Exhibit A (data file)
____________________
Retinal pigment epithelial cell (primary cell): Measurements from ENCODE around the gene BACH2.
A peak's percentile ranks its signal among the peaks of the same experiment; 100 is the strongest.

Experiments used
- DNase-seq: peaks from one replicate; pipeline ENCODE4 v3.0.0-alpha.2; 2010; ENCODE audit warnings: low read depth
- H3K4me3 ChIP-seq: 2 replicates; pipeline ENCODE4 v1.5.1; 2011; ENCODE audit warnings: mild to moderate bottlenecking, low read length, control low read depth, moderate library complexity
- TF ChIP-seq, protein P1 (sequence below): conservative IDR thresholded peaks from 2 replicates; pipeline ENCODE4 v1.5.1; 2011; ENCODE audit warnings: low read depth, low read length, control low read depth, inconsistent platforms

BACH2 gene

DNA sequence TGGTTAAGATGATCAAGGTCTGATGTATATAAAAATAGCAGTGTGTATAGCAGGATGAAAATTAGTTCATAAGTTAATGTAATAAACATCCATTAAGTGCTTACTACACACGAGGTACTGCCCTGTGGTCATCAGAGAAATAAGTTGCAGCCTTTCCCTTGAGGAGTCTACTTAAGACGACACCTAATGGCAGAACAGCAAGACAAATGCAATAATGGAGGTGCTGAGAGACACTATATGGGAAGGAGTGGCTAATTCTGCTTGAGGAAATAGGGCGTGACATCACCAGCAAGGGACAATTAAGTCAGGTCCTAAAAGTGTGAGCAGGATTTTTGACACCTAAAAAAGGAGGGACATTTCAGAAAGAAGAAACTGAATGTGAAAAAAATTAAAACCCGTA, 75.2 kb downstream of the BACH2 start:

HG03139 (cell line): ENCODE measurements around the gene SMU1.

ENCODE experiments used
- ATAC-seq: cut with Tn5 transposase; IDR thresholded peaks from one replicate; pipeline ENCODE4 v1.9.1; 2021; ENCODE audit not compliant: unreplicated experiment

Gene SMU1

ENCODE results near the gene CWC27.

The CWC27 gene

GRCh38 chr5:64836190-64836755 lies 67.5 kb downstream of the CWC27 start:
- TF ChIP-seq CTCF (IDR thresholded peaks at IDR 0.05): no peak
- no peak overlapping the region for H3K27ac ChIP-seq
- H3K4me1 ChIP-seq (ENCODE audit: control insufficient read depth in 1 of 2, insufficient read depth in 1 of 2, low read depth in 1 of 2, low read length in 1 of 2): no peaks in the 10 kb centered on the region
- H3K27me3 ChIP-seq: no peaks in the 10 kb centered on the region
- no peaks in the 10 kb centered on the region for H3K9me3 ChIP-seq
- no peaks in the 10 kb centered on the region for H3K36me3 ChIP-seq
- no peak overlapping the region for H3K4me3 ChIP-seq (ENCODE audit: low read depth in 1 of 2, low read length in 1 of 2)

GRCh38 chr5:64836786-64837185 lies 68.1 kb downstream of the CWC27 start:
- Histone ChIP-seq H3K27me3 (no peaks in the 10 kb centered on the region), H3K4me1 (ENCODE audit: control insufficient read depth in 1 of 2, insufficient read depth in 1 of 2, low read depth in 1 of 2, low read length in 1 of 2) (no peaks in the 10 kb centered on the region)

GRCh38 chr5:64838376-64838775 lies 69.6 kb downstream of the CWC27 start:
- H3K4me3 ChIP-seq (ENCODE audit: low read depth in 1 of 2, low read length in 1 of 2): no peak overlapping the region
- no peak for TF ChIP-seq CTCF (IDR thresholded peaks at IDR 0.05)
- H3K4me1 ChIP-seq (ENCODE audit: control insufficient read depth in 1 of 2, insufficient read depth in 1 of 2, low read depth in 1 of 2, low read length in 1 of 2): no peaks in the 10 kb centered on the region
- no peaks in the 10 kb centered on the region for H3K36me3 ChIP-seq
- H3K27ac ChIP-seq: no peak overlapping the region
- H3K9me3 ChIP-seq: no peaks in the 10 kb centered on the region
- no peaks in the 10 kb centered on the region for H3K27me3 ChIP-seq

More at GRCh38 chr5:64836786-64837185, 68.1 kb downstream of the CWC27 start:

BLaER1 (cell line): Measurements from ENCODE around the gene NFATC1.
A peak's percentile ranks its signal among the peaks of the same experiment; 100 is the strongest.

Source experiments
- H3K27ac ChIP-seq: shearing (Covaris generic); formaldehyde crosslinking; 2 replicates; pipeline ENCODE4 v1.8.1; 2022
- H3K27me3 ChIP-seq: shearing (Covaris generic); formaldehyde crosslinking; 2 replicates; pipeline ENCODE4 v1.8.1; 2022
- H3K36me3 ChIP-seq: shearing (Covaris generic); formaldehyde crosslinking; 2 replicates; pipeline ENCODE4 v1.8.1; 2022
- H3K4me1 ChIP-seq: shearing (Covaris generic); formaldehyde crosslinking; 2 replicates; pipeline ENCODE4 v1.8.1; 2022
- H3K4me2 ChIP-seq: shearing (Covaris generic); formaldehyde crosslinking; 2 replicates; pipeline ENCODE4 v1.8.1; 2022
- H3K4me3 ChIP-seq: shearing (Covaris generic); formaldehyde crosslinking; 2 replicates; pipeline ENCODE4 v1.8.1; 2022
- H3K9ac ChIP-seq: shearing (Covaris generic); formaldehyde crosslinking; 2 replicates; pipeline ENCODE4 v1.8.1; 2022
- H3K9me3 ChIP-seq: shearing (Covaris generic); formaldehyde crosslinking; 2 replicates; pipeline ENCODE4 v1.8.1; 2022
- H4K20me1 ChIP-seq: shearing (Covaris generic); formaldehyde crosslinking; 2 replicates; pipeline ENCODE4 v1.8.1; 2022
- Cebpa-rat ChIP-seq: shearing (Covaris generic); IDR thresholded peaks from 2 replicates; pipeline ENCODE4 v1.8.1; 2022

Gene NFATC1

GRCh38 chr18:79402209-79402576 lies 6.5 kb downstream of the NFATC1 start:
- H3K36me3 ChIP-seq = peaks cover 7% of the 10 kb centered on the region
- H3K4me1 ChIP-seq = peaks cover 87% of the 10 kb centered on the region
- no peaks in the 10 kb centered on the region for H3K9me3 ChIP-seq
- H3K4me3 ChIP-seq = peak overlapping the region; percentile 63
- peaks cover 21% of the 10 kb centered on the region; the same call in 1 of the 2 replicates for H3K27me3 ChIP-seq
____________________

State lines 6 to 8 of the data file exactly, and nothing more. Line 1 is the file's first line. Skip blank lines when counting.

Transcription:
- TF ChIP-seq, protein P1 (sequence below): conservative IDR thresholded peaks from 2 replicates; pipeline ENCODE4 v1.5.1; 2011; ENCODE audit warnings: low read depth, low read length, control low read depth, inconsistent platforms

BACH2 gene

DNA sequence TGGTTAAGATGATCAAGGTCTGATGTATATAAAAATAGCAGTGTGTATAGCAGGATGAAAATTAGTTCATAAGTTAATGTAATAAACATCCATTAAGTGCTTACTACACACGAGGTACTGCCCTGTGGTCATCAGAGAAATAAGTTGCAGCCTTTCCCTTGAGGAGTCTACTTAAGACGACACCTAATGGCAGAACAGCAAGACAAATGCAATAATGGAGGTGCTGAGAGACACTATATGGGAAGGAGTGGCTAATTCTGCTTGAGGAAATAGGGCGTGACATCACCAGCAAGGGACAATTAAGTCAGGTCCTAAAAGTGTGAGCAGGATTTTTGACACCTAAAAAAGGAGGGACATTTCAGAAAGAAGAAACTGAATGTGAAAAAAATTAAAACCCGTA, 75.2 kb downstream of the BACH2 start: